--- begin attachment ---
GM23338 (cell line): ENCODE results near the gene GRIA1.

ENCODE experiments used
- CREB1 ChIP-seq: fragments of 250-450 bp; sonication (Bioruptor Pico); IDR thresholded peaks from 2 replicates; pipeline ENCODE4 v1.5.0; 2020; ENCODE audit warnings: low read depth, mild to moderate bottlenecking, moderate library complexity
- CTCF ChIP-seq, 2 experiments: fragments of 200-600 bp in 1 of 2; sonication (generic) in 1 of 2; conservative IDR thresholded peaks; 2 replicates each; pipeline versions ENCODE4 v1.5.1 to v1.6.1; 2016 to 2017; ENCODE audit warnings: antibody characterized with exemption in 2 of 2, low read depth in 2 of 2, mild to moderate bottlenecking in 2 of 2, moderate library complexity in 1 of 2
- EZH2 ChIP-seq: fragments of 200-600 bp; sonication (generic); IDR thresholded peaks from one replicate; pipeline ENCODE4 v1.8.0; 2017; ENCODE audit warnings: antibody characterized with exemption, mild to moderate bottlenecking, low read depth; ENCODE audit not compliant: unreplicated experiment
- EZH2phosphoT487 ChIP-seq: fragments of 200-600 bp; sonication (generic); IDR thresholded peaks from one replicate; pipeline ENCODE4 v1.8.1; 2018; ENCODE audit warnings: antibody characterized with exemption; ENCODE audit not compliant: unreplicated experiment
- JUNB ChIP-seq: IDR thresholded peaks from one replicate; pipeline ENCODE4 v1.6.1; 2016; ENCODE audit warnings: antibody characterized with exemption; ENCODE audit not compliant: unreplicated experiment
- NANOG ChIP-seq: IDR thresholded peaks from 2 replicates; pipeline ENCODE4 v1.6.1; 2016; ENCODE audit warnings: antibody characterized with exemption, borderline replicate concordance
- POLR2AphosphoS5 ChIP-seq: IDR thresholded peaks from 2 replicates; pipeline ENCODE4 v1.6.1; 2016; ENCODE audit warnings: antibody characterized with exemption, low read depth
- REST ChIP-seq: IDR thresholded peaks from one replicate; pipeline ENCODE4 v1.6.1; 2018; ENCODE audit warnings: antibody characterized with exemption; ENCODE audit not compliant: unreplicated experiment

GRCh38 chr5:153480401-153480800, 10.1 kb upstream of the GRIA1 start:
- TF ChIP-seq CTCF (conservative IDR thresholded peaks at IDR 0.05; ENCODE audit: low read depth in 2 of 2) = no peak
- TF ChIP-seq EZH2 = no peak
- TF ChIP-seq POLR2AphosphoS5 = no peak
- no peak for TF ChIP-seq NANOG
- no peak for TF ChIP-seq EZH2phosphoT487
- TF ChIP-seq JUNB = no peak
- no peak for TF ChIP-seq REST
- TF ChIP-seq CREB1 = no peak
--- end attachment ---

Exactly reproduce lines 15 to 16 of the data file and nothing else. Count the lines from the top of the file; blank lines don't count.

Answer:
- no peak for TF ChIP-seq NANOG
- no peak for TF ChIP-seq EZH2phosphoT487